when on seeing evidences of the enemy s hasty


withdrawal he disco vered that Harri s had been


as much afraid of him a s he had been of H arris .

This lesson was never forgotten by Grant ; but un ,

fortunately it was never learned by McClell an

, .

The la tter deeply versed in everything pert ain

ing to mil itary science and the art of war pos ,
4 8 S TRAT EGY .

e ed of a brilliant intellect endowed with physical

s ss ,

courage of a high o rder enjoying the confidence


an d devotion of his troop s was not a succes s be

, ,

cause he was so foreboding by nature that he mag

nified his own troubl es and lost sight of those of

his adversary If he los t ten thousand men he


was keenly aware of his loss ; but he coul d not real

ize that in inflicting this damag e Lee h ad probably
lost nearly as many and perhaps more If McClel .

Ian had been intelligently supported by the a d min

istr ation he woul d probably have captured R ich

mond ; if he had been a great commander he would ,

have captured it any way .

To achieve success a commander must have


something of the gambler in his nature He must .

be willing to take risks when hrs j udg men t convin ces

him that the probabilities are in his favor A g en .

eral who al ways plays for safety n ever a chieves de

cisi ve results H ad Fabius retained command of

the R oman army there woul d have been no bat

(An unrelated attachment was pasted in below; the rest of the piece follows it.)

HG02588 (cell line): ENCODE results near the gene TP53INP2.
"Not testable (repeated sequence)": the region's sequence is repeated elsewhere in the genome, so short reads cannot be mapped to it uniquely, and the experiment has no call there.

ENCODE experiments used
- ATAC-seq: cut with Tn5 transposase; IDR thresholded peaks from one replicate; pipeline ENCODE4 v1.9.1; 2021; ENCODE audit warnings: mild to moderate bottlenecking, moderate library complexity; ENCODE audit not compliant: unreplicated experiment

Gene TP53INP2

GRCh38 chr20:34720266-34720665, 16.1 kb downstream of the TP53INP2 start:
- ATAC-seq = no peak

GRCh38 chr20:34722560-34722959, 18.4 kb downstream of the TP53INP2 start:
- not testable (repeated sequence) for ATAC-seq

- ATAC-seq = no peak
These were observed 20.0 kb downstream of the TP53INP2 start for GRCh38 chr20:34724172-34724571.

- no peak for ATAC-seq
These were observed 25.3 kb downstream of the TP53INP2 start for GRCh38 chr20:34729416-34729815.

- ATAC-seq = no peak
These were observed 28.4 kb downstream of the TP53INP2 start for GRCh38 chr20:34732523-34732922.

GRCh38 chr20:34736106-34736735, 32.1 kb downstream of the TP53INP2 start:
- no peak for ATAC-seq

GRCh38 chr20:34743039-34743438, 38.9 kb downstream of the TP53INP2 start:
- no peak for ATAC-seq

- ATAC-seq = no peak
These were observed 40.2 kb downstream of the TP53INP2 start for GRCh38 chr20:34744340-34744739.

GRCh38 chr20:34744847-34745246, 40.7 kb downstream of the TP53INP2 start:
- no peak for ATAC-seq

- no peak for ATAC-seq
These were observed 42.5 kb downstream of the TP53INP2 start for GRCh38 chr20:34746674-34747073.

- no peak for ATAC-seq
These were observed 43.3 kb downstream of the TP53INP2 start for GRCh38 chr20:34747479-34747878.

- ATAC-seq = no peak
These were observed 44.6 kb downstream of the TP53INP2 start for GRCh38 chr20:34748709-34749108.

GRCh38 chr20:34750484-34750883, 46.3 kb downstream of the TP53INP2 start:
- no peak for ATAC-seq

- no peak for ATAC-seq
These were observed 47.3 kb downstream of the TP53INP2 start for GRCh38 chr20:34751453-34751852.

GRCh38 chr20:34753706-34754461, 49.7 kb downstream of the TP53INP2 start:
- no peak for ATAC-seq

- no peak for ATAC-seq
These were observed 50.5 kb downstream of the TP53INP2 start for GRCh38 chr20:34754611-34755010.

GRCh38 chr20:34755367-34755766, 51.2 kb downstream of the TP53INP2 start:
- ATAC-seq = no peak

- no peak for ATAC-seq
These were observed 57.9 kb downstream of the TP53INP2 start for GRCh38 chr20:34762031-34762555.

t le of Carma but H annib al woul d have rema ined


in Ital y until his dea th Napoleon never hesitated


to tempt Fortune bold l y but he tempted it with


careful j udgment an d not with rashness Some

, .

years ag o in an article in the Atla ntic M onthly Mr


John Codman R opes one of the ablest military


critic s of modern times curiously ignored this ele


men t of general ship in cormnenting on Sherman s

march to the sea He pointed out that if Hood


had defeated Thomas the Confederate flag woul d

ha ve been carried to the Ohio R iver while Sherman

, ,

at Sav annah would have been entirely out of the


theater of decisive operations and his army woul d


n ot have been avail able to s tem the tide of Con

fed erate invasion Thi s is all very true ; but Sher


man knew the ability of the general and the qual

ities of the troops to whom he in trust ed the task of
opposing Hood The result j ustified his action

an d demon strated his milit ary genius H ad he re